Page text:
A law professor from Queen Mary University in London has called a proposal to make “ecocide” the fifth international crime the “most credible and advanced” effort to date to expand the jurisdiction of the International Criminal Court in The Hague.
Phoebe Okowa’s remarks earlier this month at a conference marking the ICC’s 20th anniversary signaled a turning point in which governments, academics and lawyers have begun critically debating the political feasibility of an international environmental crime.
Okowa said the debate could divide developed and developing nations and leave the highest polluting nations, including the United States, China, Russia and India—none of which recognize the court—trying to “immunize” themselves from the court’s jurisdiction.
Okowa spoke during a turbulent moment at the court with human rights advocates and world leaders accusing Russia of war crimes, aggression and crimes against humanity in Ukraine, and climate activists expressing increasing alarm at runaway carbon dioxide emissions, biodiversity loss and worsening pollution.
The momentum behind the movement to add an ecocide crime to the court’s jurisdiction has grown louder in recent years with support from Pope Francis, Dr. Jane Goodall, and U.N Secretary General Antonio Guterres, among others.
While the anniversary event’s speakers, including the court’s prosecutor Karim Khan, focused on how to improve core legal functions, like leveraging technology for evidence collection and analysis, other panelists spoke pointedly about how to expand the court’s reach over its current slate of crimes and potential new crimes. In the past, efforts have been made to add terrorism and transnational drug trafficking to the court’s jurisdiction.
Since the Rome Statute entered into force on July 1, 2002, the court has had jurisdiction over just four crimes: genocide, crimes against humanity, war crimes and aggression, which is waging illegal war (the crime of aggression was added to the Rome Statute in 2010).
Over 20 years, with more than a billion dollars in funding, the court has overseen just 31 cases, with 10 convictions (six of which stemmed from witness tampering in the same case) and three acquittals. Whether that scorecard is evidence of success or failure is a matter of debate. Defendants remain at large in 10 cases while other cases are ongoing. Meanwhile, new investigations have been opened into possible crimes in Ukraine, Venezuela, the Philippines and Georgia. The court’s 2012 conviction of Thomas Lubanga Dylio for war crimes, including enlisting child soldiers in the Democratic Republic of the Congo, marked a milestone as the court’s first conviction. Lubanga served his 14-year sentence and was released in 2020.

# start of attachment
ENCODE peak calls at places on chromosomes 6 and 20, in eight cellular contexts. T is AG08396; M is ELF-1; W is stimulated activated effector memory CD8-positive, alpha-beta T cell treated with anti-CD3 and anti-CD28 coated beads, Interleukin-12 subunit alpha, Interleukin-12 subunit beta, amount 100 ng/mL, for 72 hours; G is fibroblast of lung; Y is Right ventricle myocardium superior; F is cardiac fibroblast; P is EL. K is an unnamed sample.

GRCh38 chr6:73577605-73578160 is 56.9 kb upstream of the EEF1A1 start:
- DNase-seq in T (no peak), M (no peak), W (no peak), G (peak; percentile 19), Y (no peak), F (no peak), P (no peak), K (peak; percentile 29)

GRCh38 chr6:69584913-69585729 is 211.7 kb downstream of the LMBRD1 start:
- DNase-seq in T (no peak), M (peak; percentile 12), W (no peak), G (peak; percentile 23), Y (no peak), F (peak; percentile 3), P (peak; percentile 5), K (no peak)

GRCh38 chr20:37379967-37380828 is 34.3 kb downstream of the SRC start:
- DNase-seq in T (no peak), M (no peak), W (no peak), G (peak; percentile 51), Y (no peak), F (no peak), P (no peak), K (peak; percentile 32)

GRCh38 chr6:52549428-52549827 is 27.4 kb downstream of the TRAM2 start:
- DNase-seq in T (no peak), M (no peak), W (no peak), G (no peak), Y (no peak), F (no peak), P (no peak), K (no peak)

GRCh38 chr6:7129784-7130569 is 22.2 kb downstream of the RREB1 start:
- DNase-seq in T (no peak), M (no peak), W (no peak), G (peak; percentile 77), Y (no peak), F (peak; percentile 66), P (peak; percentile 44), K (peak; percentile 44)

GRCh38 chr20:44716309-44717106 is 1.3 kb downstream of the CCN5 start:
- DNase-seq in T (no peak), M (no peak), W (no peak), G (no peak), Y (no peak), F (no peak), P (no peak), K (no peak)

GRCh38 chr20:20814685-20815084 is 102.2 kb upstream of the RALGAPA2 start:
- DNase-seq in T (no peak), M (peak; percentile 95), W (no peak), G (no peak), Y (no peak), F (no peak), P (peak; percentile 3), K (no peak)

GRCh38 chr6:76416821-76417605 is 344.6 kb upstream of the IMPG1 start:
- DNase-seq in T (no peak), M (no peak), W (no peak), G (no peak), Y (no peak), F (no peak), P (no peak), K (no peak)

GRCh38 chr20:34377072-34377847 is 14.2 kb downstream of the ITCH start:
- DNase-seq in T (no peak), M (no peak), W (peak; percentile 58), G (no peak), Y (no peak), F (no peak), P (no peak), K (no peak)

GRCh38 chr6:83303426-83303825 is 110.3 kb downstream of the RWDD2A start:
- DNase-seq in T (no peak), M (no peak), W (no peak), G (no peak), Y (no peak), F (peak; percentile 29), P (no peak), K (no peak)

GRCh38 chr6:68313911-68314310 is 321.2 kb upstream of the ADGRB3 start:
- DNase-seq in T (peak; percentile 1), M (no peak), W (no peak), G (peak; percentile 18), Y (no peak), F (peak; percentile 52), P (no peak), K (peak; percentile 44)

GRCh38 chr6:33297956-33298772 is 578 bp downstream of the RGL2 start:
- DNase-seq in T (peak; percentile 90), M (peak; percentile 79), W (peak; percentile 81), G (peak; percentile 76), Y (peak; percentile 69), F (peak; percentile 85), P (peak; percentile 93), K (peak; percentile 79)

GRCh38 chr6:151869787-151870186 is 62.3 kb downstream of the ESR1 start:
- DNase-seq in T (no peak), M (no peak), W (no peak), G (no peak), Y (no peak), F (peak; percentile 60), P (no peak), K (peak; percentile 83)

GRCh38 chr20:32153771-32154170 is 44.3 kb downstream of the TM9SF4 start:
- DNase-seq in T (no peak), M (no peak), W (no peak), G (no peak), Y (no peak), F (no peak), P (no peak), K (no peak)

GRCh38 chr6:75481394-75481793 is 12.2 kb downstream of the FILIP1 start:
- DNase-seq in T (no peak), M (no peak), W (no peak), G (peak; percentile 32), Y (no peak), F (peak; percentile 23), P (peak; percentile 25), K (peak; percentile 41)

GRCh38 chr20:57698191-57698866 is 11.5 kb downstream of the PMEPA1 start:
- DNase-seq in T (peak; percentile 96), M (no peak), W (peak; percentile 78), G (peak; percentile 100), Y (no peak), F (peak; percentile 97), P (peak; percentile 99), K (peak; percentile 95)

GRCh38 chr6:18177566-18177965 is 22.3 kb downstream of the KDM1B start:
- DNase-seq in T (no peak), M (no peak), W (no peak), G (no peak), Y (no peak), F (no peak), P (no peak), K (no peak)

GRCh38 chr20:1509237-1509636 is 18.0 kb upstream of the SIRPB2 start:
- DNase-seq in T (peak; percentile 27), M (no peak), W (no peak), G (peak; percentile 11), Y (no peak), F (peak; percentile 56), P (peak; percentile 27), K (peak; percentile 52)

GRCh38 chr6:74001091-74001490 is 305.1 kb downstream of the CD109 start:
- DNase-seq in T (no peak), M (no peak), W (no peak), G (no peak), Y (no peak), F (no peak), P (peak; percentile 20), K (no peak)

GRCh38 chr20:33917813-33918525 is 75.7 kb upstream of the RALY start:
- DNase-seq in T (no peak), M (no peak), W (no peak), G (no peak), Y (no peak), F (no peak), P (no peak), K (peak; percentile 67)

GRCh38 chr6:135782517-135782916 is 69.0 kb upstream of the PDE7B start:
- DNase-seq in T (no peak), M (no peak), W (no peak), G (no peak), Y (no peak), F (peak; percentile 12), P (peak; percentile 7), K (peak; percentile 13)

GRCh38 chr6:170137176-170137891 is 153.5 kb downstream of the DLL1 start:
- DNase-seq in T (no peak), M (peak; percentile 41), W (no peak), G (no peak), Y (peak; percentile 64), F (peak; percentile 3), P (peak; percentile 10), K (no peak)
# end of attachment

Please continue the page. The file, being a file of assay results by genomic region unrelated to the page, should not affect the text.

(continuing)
Legal analysts consider the court’s most controversial case to be the conviction, and later acquittal on appeal, of former Congolese Vice President Jean-Pierre Bemba for crimes against humanity and war crimes including rape and murder, committed by troops under Bemba’s command in the Central African Republic. Bemba was later convicted, along with five others, of witness tampering in the case. He was sentenced to one year imprisonment, which he had already served.
Some critics of the court have faulted the institution for taking on too much responsibility, while others have criticized it for doing too little. At the same time, the court has been denounced for pursuing cases in politically weak nations, particularly those in Africa, while others have condemned the court for unfairly pursuing powerful countries. Meanwhile, a 2020 independent review took the court to task for internal operational problems.
Supporters of the court say that despite contradictory demands, the institution has achieved what was once unthinkable—it has held perpetrators of war crimes and crimes against humanity to account, catalyzed criminal justice efforts at the national level and served as a deterrent to war lords, heads of state and other powerful people.